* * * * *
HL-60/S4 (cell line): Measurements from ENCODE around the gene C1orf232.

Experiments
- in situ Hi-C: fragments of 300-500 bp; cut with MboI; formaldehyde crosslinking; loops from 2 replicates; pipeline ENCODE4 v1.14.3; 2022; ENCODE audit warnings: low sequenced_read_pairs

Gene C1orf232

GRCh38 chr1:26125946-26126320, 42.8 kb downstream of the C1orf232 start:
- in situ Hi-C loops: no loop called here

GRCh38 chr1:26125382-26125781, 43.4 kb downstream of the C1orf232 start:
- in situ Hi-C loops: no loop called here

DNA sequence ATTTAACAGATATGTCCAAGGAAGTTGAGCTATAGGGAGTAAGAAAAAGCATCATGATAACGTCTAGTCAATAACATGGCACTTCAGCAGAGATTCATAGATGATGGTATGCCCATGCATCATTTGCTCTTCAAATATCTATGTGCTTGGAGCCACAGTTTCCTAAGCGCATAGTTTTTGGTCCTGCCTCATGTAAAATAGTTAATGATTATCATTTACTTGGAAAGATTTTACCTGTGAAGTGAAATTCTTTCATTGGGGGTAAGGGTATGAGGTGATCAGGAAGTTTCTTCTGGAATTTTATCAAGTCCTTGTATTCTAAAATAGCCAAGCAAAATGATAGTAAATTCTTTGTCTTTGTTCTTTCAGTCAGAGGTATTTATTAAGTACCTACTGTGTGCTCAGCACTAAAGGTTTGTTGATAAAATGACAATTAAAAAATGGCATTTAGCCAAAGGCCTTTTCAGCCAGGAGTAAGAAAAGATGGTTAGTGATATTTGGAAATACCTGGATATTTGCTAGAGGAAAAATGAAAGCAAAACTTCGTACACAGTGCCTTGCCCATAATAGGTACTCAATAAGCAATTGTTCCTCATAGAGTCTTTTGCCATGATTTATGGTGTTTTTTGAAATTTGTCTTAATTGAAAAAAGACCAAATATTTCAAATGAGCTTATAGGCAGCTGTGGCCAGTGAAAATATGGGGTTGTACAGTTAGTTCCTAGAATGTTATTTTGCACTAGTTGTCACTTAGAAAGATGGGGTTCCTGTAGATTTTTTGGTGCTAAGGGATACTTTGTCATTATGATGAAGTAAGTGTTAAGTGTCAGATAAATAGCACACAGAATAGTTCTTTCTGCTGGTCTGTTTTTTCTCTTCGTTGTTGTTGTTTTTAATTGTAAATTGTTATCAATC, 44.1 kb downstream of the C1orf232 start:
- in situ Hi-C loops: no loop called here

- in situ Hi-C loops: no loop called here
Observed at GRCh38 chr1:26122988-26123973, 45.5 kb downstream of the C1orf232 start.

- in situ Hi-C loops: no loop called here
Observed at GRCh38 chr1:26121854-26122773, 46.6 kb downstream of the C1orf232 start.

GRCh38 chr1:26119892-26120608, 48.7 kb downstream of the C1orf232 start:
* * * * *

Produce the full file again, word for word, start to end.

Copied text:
HL-60/S4 (cell line): Measurements from ENCODE around the gene C1orf232.

Experiments
- in situ Hi-C: fragments of 300-500 bp; cut with MboI; formaldehyde crosslinking; loops from 2 replicates; pipeline ENCODE4 v1.14.3; 2022; ENCODE audit warnings: low sequenced_read_pairs

Gene C1orf232

GRCh38 chr1:26125946-26126320, 42.8 kb downstream of the C1orf232 start:
- in situ Hi-C loops: no loop called here

GRCh38 chr1:26125382-26125781, 43.4 kb downstream of the C1orf232 start:
- in situ Hi-C loops: no loop called here

DNA sequence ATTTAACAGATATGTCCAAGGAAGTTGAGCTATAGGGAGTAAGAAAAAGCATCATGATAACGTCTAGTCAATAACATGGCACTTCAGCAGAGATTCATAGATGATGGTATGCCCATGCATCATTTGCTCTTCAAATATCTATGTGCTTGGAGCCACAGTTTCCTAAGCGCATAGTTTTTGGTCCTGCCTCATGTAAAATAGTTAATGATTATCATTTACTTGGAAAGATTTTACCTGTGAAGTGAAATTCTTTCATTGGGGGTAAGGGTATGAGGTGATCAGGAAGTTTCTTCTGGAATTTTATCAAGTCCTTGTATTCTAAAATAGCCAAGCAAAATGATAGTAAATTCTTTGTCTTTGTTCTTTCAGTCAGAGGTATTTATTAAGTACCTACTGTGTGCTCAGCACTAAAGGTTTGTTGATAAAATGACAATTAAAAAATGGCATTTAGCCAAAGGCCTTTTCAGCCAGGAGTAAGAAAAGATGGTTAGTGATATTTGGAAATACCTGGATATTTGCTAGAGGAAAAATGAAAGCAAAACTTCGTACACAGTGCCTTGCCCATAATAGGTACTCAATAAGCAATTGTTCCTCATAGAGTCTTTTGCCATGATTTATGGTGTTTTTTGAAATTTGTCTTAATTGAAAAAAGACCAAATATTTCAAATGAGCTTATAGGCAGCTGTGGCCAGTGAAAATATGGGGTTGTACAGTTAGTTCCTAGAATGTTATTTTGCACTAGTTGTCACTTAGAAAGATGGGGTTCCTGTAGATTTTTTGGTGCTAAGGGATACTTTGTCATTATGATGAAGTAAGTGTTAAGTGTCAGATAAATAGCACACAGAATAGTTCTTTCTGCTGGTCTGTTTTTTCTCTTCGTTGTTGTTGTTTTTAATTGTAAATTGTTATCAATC, 44.1 kb downstream of the C1orf232 start:
- in situ Hi-C loops: no loop called here

- in situ Hi-C loops: no loop called here
Observed at GRCh38 chr1:26122988-26123973, 45.5 kb downstream of the C1orf232 start.

- in situ Hi-C loops: no loop called here
Observed at GRCh38 chr1:26121854-26122773, 46.6 kb downstream of the C1orf232 start.

GRCh38 chr1:26119892-26120608, 48.7 kb downstream of the C1orf232 start: